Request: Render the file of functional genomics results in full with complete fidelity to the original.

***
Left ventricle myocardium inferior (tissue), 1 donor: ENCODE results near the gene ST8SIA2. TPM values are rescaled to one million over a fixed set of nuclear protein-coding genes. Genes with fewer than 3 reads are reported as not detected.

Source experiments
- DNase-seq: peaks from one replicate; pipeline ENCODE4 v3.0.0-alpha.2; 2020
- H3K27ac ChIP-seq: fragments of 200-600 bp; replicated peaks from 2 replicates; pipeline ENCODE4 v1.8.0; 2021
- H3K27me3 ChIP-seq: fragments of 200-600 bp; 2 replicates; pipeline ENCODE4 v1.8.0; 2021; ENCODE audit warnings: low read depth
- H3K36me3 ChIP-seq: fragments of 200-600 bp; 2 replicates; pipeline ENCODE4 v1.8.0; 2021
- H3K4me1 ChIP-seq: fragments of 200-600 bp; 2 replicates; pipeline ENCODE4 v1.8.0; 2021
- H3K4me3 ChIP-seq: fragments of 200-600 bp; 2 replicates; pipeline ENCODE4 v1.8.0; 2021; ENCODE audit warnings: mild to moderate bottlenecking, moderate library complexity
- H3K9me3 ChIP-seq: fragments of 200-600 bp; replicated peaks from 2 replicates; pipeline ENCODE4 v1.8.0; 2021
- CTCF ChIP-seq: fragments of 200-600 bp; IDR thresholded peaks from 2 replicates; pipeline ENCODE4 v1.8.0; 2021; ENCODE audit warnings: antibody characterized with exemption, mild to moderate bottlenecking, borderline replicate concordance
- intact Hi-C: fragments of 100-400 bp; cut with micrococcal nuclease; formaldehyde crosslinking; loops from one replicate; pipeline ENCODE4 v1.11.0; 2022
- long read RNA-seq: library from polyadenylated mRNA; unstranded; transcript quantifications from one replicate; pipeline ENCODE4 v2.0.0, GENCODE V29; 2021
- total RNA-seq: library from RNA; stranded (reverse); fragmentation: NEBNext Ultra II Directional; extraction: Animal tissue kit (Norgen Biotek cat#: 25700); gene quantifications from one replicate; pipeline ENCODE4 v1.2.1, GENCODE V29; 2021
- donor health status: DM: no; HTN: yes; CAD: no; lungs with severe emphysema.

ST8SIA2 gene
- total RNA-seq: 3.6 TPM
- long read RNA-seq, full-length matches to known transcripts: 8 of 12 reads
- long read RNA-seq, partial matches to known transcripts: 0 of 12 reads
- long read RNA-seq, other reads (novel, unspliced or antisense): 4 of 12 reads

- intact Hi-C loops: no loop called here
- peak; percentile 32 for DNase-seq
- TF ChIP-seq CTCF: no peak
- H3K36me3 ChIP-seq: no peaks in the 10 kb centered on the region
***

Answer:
Left ventricle myocardium inferior (tissue), 1 donor: ENCODE results near the gene ST8SIA2. TPM values are rescaled to one million over a fixed set of nuclear protein-coding genes. Genes with fewer than 3 reads are reported as not detected.

Source experiments
- DNase-seq: peaks from one replicate; pipeline ENCODE4 v3.0.0-alpha.2; 2020
- H3K27ac ChIP-seq: fragments of 200-600 bp; replicated peaks from 2 replicates; pipeline ENCODE4 v1.8.0; 2021
- H3K27me3 ChIP-seq: fragments of 200-600 bp; 2 replicates; pipeline ENCODE4 v1.8.0; 2021; ENCODE audit warnings: low read depth
- H3K36me3 ChIP-seq: fragments of 200-600 bp; 2 replicates; pipeline ENCODE4 v1.8.0; 2021
- H3K4me1 ChIP-seq: fragments of 200-600 bp; 2 replicates; pipeline ENCODE4 v1.8.0; 2021
- H3K4me3 ChIP-seq: fragments of 200-600 bp; 2 replicates; pipeline ENCODE4 v1.8.0; 2021; ENCODE audit warnings: mild to moderate bottlenecking, moderate library complexity
- H3K9me3 ChIP-seq: fragments of 200-600 bp; replicated peaks from 2 replicates; pipeline ENCODE4 v1.8.0; 2021
- CTCF ChIP-seq: fragments of 200-600 bp; IDR thresholded peaks from 2 replicates; pipeline ENCODE4 v1.8.0; 2021; ENCODE audit warnings: antibody characterized with exemption, mild to moderate bottlenecking, borderline replicate concordance
- intact Hi-C: fragments of 100-400 bp; cut with micrococcal nuclease; formaldehyde crosslinking; loops from one replicate; pipeline ENCODE4 v1.11.0; 2022
- long read RNA-seq: library from polyadenylated mRNA; unstranded; transcript quantifications from one replicate; pipeline ENCODE4 v2.0.0, GENCODE V29; 2021
- total RNA-seq: library from RNA; stranded (reverse); fragmentation: NEBNext Ultra II Directional; extraction: Animal tissue kit (Norgen Biotek cat#: 25700); gene quantifications from one replicate; pipeline ENCODE4 v1.2.1, GENCODE V29; 2021
- donor health status: DM: no; HTN: yes; CAD: no; lungs with severe emphysema.

ST8SIA2 gene
- total RNA-seq: 3.6 TPM
- long read RNA-seq, full-length matches to known transcripts: 8 of 12 reads
- long read RNA-seq, partial matches to known transcripts: 0 of 12 reads
- long read RNA-seq, other reads (novel, unspliced or antisense): 4 of 12 reads

- intact Hi-C loops: no loop called here
- peak; percentile 32 for DNase-seq
- TF ChIP-seq CTCF: no peak
- H3K36me3 ChIP-seq: no peaks in the 10 kb centered on the region